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About DougieB

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  1. DougieB

    Male Beauty In The Movies

    The eyelashes!
  2. DougieB

    Movies That It Sometimes Feels That Only You Alone Like?

    DeNiro blossomed into a real charmer in the few roles like this which strayed from his usual harder-edged characters. Same with Stanley and Iris (1990) with Jane Fonda. And I don't think he was ever more charming than in The Intern (2015), where he played a retired executive who took a paternal interest in Anne Hathaway as a struggling entrepreneur.
  3. DougieB


    You're right about the realistic mood. Some of the later ones veered off into WWF territory, with all the critters body slamming each other endlessly, but the original is downright scary. I think the black and white helps too, giving it an almost newsreel-like quality. To this day, when I see power lines I visualize the sequence from this film.
  4. DougieB

    GODZILLA, King of the Kaiju....

    I think you just wrote Toy Story 5.
  5. DougieB


    I finally saw the film and was both impressed and moved. It was considerably more intimate than I was expecting; Zellweger didn't resort to grandstanding in her dramatic scenes as a lesser actress (and/or director) might have chosen to do, considering that Garland in performance was such a powerhouse. She intuited Judy's manner and speaking style without any kind of slavish imitation. Her many one-on-one scenes with other actors rang true, despite an unsparing use of closeup cinematography. And, as mentioned before, not one bit of yodeling. Zellweger can be very proud of having come as close as she did in recreating the singing of one of the greatest vocalists of the Twentieth Century. The version of "Over the Rainbow" which was exerpted in the trailer and which has been ridiculed here comes at a point in the film where Judy is trying to compensate for a disasterous performance the previous evening and is overcome with emotion, so that performance is multi-layered and should not be used to judge Zellwegger's vocal ability per se. The movie reminded me in some ways of Jessica Lange's Frances, but primarily I thought of the excellent 2014 BBC mini-series Cilla, based on the career of Cilla Black, which also featured a standout dramatic and vocal performance at its center. Both Judy and Cilla feature a strong supporting cast and it's not surprising to me that the BBC had a hand in both.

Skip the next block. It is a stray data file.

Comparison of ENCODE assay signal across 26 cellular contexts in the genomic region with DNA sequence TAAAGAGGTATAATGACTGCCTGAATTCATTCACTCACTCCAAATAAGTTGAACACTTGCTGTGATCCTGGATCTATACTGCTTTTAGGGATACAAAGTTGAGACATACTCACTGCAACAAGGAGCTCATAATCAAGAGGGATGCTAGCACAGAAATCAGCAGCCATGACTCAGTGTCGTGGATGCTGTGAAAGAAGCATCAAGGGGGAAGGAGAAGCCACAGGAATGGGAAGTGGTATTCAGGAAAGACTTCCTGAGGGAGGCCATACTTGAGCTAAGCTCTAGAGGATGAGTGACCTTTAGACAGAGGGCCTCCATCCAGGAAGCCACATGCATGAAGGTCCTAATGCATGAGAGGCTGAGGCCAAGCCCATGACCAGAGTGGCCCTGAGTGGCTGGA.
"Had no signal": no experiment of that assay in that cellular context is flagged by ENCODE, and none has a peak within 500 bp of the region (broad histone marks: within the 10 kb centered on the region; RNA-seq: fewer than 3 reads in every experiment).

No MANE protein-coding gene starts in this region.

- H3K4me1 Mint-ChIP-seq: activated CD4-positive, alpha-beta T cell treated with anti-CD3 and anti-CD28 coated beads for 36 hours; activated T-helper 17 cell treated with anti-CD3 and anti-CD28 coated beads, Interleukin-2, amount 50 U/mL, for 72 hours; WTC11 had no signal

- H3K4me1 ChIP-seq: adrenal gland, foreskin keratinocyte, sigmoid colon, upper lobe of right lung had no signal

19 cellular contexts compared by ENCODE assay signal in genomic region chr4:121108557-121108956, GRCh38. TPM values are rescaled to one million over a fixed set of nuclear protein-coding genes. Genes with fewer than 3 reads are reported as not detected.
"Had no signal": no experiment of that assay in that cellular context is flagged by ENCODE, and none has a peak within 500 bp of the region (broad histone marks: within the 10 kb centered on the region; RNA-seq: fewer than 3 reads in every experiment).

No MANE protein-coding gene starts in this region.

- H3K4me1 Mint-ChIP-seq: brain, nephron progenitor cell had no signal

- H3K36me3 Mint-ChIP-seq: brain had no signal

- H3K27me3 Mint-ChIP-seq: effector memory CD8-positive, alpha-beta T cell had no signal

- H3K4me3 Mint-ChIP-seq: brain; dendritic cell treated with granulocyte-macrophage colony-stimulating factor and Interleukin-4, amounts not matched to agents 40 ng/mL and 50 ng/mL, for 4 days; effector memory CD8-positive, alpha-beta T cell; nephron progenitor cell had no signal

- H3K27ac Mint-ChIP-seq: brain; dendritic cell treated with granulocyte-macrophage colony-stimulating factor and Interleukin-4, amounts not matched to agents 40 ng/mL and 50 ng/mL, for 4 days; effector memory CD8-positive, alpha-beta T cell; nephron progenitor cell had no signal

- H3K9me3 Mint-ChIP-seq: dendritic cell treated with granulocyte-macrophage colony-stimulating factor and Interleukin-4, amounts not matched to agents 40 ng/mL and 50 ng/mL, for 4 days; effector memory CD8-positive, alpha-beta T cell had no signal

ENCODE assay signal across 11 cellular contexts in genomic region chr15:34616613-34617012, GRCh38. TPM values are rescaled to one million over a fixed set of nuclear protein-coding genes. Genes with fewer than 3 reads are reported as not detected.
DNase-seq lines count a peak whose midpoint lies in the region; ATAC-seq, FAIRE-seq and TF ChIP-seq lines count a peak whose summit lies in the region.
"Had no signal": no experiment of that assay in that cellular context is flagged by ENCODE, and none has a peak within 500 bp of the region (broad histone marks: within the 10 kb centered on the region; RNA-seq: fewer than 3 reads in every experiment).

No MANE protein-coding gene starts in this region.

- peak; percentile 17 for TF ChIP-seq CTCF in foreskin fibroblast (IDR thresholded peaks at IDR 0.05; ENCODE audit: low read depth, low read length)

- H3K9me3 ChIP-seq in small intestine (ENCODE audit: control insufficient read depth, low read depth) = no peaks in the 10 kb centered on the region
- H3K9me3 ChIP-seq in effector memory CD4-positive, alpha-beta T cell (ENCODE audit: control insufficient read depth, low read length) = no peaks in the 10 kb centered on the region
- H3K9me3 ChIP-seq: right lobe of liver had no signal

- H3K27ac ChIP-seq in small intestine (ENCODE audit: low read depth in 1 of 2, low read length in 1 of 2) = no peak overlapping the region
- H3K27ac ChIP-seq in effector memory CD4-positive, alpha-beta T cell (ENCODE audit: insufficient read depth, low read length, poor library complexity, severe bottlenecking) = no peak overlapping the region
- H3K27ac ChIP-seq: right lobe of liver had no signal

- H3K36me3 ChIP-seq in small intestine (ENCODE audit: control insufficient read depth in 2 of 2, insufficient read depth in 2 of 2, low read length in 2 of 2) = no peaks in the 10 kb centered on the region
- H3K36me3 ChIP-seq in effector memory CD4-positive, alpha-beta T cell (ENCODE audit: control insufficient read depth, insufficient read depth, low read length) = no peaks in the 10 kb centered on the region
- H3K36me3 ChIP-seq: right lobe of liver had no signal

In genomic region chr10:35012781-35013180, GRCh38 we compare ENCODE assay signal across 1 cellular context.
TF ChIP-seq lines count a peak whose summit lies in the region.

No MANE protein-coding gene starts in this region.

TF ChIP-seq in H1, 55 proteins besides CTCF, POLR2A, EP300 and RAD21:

6. DougieB

    Movies That It Sometimes Feels That Only You Alone Like?